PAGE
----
Can Relocating Help Allergy Sufferers?
This article has been reviewed by Thanai Pongdee, MD, FAAAAI
If you suffer from seasonal allergic rhinitis (hay fever), there may be times of the year when you think moving to another region of the country might be preferable to suffering through another allergy season.
Not only is this drastic step most often not necessary, in many cases it won’t help at all.
Pollen, mold and grasses may differ from one location to another, but the allergens that trigger a reaction may follow you wherever you go. Additionally, if you relocate to another region, you may be exposed to a new set of allergy triggers. Thus you are trading one set of symptoms for another.
Ideally, if you are seriously considering a move, check out the new environment by visiting there for two to four weeks and during different seasons to see if your symptoms improve.
Your chronic runny nose and nasal congestion may not be due to an allergy. At least one out of three people with these symptoms have rhinitis but not allergic rhinitis. Knowing which you have can make a difference in the quality of your life.
Before making a move to "get away from your allergies" consult with an allergist / immunologist. If you aren’t being treated by an allergist, find one in your area. An allergist has specialized training and expertise to accurately diagnose what is triggering your symptoms and how to manage them.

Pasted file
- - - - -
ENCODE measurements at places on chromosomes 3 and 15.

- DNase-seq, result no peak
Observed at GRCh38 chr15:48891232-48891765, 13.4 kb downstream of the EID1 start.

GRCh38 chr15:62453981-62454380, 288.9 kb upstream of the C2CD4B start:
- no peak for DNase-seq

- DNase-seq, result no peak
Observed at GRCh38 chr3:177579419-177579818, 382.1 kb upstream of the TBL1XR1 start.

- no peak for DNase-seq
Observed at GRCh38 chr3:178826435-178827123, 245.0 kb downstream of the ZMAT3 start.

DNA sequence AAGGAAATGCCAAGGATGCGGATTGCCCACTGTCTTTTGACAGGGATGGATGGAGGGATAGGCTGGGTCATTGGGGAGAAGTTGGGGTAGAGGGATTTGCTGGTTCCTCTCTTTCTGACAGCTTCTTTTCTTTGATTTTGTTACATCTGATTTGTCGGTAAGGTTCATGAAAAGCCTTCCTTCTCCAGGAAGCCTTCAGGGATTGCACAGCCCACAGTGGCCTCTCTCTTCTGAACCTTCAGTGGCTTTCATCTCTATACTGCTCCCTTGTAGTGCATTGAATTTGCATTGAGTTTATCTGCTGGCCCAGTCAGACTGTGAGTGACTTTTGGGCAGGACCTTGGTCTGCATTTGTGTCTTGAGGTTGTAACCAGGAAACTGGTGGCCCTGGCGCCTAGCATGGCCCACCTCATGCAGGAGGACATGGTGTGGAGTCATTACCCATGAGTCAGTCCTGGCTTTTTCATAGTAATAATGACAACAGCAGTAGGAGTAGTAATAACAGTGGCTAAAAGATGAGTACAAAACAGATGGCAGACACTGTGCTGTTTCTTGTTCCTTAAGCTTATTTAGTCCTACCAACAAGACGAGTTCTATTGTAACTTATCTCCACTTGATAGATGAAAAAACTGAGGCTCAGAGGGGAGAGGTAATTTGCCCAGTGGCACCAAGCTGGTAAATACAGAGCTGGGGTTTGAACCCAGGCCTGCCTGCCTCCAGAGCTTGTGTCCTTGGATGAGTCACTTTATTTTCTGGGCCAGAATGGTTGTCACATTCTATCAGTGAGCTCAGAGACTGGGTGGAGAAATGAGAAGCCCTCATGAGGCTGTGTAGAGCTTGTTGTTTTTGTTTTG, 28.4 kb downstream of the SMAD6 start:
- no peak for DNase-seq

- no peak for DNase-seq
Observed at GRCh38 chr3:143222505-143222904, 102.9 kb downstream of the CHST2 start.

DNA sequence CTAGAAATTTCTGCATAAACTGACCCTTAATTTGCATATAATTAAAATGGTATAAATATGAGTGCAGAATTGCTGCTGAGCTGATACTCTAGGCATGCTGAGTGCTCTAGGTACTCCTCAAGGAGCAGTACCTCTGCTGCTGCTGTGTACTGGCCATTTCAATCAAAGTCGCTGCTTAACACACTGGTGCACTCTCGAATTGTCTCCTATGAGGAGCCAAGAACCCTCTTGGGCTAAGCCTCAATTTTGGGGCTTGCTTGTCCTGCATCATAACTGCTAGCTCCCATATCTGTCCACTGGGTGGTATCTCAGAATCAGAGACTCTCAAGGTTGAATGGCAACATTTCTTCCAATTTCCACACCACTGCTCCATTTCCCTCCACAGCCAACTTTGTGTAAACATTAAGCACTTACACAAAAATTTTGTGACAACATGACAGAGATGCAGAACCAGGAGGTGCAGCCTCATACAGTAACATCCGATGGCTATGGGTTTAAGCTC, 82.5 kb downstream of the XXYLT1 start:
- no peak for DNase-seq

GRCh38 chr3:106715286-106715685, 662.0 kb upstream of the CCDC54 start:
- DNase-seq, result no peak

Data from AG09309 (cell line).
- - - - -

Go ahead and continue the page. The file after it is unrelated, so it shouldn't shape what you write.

If the medications you are taking to treat your symptoms are not working, talk to your allergist. In many instances, allergy shots (immunotherapy) are a very effective long-term treatment approach.
Other tips for outdoor allergy sufferers include:
Seasonal allergy sufferers often find temporary relief by taking a vacation during the height of the pollen season to a more pollen-free environment such as near large bodies of water.
Pay attention to pollen counts in your area by subscribing to the email alerts available from the National Allergy BureauTM (NAB). The NAB provides the most accurate and reliable pollen and mold levels from approximately 78 counting stations throughout the United States, two counting stations in Canada and two counting stations in Argentina.